The Cossidae are a relatively small family that is most diverse in the tropics
and subtropics. There are 34 species in Borneo but only 7 in Japan (Inoue et
al. 1982). Two subfamilies have been recognised in the Oriental fauna, the
Cossinae and Zeuzerinae.
The larvae bore in the twigs and trunks of bushes and
trees and thus a number of species come into conflict with man, attacking timber
and fruit trees as well as bush crops such as cocoa, coffee and tea.
There have been two accounts of Oriental Cossidae
published relatively recently. Roepke (1957) monographed the species of Malaysia
and western Indonesia whilst Arora (1976) has treated the Indian fauna.
The adult moths are usually large with elongate, slender forewings and
much shorter hindwings. The wing markings are usually cryptic, bark-like,
involving fine dark striae or reticulation. The abdomen is long, reflecting the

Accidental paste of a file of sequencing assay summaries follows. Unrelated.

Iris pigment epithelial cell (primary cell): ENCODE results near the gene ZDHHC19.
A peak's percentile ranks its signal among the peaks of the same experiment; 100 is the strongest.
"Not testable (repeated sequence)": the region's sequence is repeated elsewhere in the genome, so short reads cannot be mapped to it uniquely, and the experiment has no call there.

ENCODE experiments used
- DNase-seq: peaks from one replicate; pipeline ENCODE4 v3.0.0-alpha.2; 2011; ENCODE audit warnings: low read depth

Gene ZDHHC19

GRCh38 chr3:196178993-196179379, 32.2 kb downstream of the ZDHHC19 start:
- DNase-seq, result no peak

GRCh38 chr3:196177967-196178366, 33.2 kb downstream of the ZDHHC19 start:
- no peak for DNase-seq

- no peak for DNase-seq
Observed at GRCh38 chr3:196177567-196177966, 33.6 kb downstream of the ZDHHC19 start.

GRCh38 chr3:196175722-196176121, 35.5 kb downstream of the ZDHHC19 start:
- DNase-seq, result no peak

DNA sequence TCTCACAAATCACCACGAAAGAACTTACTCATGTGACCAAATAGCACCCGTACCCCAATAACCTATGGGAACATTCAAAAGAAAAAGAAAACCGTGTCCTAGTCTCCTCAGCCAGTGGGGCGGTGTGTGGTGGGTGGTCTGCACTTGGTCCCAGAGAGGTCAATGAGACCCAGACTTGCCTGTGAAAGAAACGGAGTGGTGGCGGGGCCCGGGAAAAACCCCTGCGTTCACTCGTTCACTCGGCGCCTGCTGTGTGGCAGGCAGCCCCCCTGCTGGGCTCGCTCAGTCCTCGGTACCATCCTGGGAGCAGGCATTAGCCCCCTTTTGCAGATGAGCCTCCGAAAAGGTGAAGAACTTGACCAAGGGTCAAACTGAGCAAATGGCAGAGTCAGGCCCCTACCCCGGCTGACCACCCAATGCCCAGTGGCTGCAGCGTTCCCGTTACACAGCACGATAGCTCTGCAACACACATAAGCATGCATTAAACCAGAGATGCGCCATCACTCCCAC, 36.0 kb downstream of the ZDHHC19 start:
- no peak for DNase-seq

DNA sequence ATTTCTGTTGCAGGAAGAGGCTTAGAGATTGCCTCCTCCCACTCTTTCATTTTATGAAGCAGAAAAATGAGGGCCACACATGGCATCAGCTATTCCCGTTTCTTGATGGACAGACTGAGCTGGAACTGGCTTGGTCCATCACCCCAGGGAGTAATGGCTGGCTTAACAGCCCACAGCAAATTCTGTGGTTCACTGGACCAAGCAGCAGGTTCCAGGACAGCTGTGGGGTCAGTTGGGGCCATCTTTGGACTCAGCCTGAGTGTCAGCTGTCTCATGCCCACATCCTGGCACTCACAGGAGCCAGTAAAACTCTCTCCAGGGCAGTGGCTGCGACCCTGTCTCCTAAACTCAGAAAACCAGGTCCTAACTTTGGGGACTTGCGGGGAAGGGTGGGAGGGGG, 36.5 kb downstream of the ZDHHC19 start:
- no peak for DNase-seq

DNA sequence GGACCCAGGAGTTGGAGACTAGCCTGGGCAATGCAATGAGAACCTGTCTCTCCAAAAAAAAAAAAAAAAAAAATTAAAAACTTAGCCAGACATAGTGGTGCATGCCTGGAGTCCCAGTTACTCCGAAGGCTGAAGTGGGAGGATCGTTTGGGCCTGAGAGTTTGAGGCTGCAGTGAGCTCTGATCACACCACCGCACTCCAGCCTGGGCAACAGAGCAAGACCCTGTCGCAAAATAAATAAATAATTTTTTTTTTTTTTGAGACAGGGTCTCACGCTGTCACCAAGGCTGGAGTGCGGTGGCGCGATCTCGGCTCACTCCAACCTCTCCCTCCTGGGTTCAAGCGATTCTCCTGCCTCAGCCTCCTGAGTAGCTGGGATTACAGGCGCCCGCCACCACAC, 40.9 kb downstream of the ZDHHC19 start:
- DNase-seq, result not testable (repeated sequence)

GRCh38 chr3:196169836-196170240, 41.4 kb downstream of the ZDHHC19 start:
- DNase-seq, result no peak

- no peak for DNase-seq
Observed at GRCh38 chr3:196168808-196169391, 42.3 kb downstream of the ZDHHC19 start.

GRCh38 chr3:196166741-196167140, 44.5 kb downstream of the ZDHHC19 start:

length of the forewings.
The male antennae are usually unipectinate or bipectinate. In the
Zeuzerinae they are broadly bipectinate over the basal half and almost filiform
distally, but a variety of structure is seen within the genus Cossus:
filiform, unipectinate, bipectinate.
The wing venation is illustrated in Figs. 3-5. The stem of vein M is
present and branches within the cells of both, wings. In Cossus the
forewing has a small, narrow areole from which vein M1 arises at a
point well separate from the cell (Fig. 3) whereas in the Zeuzerinae the areole
is large, broadly triangular, with M1 arising from where its
posterior angle abuts onto the cell. In the hindwing of Zeuzera vein Sc
is associated with the cell (Fig. 4) whereas in other Oriental cossids it is
The frenulum is present, but mechanical interaction between the narrow
wings is also brought about through overlap between the two, a convexity to the
dorsum of the forewing overlying an expansion of the humeral area (Cossus) or
a central convexity of the anterior margin (Zeuzerinae) of the hindwing.
The two subfamilies differ in characters of the hind-tibiae (Arora
1976). These are dilated in the Cossinae and bear two pairs of spurs, but are